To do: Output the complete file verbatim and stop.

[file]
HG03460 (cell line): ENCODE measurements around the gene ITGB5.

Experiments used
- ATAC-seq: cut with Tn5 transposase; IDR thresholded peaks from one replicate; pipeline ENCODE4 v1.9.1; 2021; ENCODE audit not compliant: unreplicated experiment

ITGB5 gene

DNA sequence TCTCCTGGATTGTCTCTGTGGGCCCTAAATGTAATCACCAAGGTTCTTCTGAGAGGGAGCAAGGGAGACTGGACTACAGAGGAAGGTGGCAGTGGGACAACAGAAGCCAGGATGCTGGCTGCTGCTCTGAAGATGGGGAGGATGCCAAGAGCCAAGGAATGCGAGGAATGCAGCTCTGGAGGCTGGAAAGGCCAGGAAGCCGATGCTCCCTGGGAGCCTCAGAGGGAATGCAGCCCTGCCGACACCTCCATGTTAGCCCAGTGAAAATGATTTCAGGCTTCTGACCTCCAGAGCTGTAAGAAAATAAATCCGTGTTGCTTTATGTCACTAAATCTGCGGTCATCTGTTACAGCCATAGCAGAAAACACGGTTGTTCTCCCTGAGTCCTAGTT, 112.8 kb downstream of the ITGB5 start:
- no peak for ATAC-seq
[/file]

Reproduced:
HG03460 (cell line): ENCODE measurements around the gene ITGB5.

Experiments used
- ATAC-seq: cut with Tn5 transposase; IDR thresholded peaks from one replicate; pipeline ENCODE4 v1.9.1; 2021; ENCODE audit not compliant: unreplicated experiment

ITGB5 gene

DNA sequence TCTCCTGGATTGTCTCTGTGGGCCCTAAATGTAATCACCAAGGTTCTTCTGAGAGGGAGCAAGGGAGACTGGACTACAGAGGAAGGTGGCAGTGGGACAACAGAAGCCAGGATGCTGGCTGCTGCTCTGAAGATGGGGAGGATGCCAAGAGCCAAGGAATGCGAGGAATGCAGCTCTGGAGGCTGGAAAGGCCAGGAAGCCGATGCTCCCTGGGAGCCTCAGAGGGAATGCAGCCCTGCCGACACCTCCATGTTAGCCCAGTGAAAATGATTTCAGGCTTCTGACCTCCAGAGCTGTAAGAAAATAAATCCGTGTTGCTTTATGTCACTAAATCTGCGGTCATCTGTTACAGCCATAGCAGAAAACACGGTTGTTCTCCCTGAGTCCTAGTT, 112.8 kb downstream of the ITGB5 start:
- no peak for ATAC-seq